Questo articolo è disponibile anche in: Italian English Spanish Portuguese

Question

Dear Father Angelo,
Some time ago, I was talking with a friend who was a parishioner in a parish where the priest was an old exorcist and he told me that this priest had told him that, if a rosary or a crucifix were to break, that was the devil at work, so one had to burn or throw in a watercourse the remains of the broken object.
I found this information on this site (…).
I want to know your opinion on this, I have several broken rosaries in the house because I thought I could repurpose them to make some decade rosaries, but I’m not good at manual activities, I’ve even thought about giving them to some nuns who make handmade rosaries so that they can repurpose the material to make new ones.
Best wishes.


Priest’s answer

Dearest,
1. Canon 1212 of the Code of Canon Law helps us solve this issue.
Here’s what it says: “Sacred places lose their dedication or blessing if they have been destroyed in large part, or have been turned over permanently to profane use by decree of the competent ordinary or in fact.”
The same rule applies to blessed objects.

2. First of all, when it comes to blessings we have to make a distinction between constitutive blessings (those that make an object sacred) and invocative blessings, those that ask God to bless the person who uses the objects. This is what happens, for example, with the blessing of food.
The first kind of blessing can only be imparted by those who belong to the sacred order.
The second kind can be imparted by anyone, even laypeople. 

3. As stated above, the first kind of blessing makes an object sacred. The second kind doesn’t.
This is why we ask the question: when do constitutive blessings lose their blessing?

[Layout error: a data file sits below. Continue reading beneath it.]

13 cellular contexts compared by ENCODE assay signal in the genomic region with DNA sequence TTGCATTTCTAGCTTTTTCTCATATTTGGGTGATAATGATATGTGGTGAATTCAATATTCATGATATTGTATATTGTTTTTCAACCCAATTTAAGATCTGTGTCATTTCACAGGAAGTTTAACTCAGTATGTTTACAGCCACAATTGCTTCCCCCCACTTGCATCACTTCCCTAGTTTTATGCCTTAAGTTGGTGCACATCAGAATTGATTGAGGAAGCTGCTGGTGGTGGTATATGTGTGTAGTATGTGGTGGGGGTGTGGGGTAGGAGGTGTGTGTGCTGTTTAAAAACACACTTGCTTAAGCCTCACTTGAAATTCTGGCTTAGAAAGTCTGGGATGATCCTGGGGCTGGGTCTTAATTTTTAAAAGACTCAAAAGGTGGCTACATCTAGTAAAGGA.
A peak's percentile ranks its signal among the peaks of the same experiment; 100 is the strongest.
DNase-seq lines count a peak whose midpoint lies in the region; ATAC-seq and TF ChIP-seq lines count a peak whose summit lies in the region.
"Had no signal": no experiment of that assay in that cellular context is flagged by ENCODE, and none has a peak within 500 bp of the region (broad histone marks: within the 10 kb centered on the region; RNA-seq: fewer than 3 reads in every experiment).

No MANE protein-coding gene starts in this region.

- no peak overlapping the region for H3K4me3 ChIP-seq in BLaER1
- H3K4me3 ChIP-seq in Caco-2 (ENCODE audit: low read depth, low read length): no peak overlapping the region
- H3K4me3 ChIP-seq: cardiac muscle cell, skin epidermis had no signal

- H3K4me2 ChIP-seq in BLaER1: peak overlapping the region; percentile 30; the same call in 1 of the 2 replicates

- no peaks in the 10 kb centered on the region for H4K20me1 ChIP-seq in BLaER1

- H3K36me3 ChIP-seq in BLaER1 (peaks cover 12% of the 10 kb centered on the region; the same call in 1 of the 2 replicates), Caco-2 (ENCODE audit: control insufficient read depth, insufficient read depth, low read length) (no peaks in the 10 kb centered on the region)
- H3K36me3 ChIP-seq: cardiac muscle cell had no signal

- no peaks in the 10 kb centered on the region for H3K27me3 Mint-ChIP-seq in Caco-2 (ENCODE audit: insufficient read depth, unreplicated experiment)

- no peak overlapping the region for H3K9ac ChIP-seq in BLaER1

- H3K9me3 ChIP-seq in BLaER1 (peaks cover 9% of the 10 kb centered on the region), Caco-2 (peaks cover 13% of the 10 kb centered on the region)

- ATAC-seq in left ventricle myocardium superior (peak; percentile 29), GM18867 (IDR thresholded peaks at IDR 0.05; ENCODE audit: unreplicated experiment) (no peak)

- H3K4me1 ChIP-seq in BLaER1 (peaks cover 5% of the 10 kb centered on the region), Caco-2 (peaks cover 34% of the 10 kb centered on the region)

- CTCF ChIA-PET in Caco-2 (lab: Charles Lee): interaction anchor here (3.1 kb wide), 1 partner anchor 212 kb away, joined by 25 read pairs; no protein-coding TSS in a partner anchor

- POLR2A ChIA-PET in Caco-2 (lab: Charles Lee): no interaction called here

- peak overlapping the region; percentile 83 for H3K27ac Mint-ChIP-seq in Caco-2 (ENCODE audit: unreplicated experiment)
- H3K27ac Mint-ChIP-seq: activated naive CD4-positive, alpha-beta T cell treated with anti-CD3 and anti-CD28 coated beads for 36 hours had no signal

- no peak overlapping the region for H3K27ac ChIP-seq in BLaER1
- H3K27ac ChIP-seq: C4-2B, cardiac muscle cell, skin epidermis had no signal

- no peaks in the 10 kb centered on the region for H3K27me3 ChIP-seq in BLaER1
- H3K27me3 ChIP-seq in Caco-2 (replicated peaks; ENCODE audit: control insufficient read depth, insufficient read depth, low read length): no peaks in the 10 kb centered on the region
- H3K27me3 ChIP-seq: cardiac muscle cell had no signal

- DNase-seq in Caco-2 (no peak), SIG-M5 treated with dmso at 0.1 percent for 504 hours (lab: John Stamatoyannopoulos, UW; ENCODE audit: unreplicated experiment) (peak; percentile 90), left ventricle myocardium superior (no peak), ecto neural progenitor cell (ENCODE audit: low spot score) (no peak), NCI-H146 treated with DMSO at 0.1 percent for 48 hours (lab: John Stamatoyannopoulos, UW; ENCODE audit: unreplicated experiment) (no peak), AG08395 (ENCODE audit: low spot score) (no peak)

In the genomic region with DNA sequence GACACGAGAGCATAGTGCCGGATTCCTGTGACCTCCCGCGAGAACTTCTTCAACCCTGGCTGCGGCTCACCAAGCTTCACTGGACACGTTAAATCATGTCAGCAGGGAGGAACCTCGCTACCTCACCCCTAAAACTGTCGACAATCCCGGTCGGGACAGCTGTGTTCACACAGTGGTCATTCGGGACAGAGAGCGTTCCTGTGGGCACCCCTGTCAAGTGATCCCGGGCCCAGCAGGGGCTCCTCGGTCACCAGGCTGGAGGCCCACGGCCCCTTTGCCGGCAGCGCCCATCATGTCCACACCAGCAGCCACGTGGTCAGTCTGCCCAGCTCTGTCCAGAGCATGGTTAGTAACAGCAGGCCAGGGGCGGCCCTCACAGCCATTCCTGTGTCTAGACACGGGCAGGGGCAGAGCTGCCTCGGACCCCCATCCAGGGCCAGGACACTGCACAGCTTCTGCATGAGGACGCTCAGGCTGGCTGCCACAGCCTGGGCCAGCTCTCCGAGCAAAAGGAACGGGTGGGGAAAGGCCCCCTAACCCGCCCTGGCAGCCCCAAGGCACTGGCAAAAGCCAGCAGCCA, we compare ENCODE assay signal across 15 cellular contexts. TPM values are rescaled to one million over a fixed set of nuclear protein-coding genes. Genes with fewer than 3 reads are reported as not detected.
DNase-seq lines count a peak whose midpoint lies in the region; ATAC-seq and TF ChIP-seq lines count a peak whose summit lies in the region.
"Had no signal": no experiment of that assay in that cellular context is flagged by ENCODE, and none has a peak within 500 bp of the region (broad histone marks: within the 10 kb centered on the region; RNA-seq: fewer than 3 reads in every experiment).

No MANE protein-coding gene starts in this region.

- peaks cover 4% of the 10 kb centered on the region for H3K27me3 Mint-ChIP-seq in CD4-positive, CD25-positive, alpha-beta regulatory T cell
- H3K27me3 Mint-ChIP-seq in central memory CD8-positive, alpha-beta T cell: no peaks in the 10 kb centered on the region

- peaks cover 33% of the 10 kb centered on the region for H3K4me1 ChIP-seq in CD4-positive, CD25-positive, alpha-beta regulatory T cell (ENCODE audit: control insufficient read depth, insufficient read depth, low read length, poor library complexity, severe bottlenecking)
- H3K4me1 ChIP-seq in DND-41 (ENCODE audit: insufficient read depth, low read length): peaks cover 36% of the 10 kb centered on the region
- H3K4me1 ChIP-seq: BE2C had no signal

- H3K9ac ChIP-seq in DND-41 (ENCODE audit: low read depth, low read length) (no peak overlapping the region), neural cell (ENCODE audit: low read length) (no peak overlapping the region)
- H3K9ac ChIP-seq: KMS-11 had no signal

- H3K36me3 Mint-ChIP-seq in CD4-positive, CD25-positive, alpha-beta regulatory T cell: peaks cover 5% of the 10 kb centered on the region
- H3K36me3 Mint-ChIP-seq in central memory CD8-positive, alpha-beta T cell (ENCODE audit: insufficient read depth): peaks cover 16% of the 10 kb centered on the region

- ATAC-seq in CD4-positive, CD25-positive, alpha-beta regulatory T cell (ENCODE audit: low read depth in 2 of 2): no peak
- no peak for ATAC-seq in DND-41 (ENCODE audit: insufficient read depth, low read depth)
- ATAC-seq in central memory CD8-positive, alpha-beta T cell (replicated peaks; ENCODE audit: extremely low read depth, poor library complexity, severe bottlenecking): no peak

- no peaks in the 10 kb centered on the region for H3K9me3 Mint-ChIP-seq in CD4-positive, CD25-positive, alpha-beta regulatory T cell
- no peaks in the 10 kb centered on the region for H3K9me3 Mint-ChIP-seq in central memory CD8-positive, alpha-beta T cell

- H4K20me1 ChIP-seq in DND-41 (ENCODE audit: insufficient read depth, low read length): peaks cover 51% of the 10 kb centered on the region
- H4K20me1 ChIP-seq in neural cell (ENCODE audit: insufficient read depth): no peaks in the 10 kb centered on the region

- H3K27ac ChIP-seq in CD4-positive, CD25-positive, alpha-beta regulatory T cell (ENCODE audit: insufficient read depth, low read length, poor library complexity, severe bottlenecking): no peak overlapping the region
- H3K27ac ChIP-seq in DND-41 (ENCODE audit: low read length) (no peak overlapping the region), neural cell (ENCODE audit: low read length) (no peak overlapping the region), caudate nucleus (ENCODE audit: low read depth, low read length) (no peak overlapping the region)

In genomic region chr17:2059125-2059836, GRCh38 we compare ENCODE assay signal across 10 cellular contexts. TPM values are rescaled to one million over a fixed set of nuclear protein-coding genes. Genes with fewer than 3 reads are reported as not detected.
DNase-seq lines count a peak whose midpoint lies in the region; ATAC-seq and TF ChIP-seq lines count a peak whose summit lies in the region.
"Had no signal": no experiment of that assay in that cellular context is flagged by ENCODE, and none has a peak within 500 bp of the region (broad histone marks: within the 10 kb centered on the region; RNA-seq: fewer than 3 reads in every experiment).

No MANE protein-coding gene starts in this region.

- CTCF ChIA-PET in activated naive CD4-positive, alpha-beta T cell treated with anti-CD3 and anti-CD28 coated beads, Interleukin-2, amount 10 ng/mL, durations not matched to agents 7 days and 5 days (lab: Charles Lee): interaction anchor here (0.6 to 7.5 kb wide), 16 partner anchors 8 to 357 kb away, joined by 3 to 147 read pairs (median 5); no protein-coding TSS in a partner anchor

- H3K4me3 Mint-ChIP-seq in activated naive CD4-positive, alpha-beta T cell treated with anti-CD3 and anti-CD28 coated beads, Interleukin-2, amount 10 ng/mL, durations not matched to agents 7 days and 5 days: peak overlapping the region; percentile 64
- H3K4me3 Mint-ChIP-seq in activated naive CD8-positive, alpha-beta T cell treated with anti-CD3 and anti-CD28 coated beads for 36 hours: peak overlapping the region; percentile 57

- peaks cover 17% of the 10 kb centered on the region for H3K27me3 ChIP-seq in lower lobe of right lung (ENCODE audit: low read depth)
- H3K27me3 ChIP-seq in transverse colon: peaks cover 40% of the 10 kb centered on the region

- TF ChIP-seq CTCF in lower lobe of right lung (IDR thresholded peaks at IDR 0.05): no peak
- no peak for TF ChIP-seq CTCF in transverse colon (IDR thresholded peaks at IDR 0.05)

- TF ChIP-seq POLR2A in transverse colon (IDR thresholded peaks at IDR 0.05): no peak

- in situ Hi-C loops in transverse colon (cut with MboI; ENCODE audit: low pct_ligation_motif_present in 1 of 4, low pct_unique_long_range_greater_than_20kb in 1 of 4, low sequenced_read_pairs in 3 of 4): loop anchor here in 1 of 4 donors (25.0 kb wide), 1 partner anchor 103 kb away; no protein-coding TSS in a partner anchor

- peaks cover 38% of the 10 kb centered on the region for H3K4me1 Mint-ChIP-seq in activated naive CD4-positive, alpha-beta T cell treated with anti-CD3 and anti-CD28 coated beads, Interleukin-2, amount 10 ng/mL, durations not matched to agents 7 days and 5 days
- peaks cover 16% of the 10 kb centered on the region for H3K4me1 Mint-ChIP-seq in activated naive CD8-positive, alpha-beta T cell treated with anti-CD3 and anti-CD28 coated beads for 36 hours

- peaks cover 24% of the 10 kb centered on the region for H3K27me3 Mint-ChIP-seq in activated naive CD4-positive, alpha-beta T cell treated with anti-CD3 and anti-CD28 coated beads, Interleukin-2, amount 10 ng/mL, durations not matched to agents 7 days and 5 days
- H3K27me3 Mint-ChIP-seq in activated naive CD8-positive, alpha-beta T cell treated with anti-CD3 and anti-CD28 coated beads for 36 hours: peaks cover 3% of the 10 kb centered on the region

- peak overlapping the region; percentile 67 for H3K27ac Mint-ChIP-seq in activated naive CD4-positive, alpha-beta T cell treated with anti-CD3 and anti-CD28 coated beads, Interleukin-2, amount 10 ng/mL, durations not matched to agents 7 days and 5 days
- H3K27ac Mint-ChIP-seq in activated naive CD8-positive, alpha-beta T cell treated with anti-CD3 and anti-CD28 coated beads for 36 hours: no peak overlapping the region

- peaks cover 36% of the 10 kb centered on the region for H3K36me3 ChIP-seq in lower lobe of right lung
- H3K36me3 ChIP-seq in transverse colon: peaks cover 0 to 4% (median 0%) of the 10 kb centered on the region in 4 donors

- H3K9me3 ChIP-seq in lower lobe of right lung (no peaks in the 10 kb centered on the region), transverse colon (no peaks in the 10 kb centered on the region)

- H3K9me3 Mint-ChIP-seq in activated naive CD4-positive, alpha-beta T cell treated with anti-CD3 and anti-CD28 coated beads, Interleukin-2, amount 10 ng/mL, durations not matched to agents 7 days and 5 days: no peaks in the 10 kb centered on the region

In the case of the second kind of blessings, this problem doesn’t arise.

4. Well, objects that have been imparted a constitutive blessing lose their blessing either because they have been broken or used up to the point where they de facto no longer correspond with the initial object (think, for example, of a Rosary crown of which only some decades or a small heap of beads remain so that we can no longer refer to it as a Rosary crown) or because they have been profaned by depraved and sinful use.

5. In the first instance, there is usually no fault to be had. These things just happen.
There’s no need to bring into play the devil, as that exorcist supposedly said.
After all, it can happen that some sacred vase or statue falls to the ground and breaks.
It can happen because of carelessness or even because of a natural calamity like, for example, an earthquake.

6. Alternatively, we can ask ourselves what to do with blessed objects that we want to get rid of.
In the past, it was said not to throw them away, so that they couldn’t be profaned.
Instead, it was recommended to burn them, incinerate them. In this way, by destroying the object, the blessing was lost as well.
Nowadays, this can’t be done easily by people who live in places where they can’t start a fire without endangering their house.

7. We can then make an object lose its blessing by shattering it or dividing it, by cutting it into pieces.
In this case, the shattering or the division aren’t carried out to profane, but rather to prevent profanation, which wouldn’t happen if the object was simply thrown in the trash.
We usually do this with blessed olive branches, Rosary crowns, sacred images, liturgical furnishings…
When the object which has been blessed ceases to exist, as it’s the case of a Rosary crown of which only the beads are left, the blessing, which had been imparted to dispose the subject to make a holy use of the object, is lost as well.

8. What to do then with rosary beads that might be beautiful and reusable?
Sometimes monasteries and even convents have monks or nuns, friars or sisters who are able to recycle them.
However, if those beads are used to make a new crown, that crown isn’t presumed to be blessed, but needs to be blessed, because the previous crown has ceased to exist.
There’s a new one and, as such, it needs to be blessed.

I thank you for your question, which troubles many people who don’t know how to deal with blessed objects which have been damaged or that they want to get rid of.
I wish you a happy Feast of the Immaculate Conception (2019), I recommend you to the Lord and bless you.
Father Angelo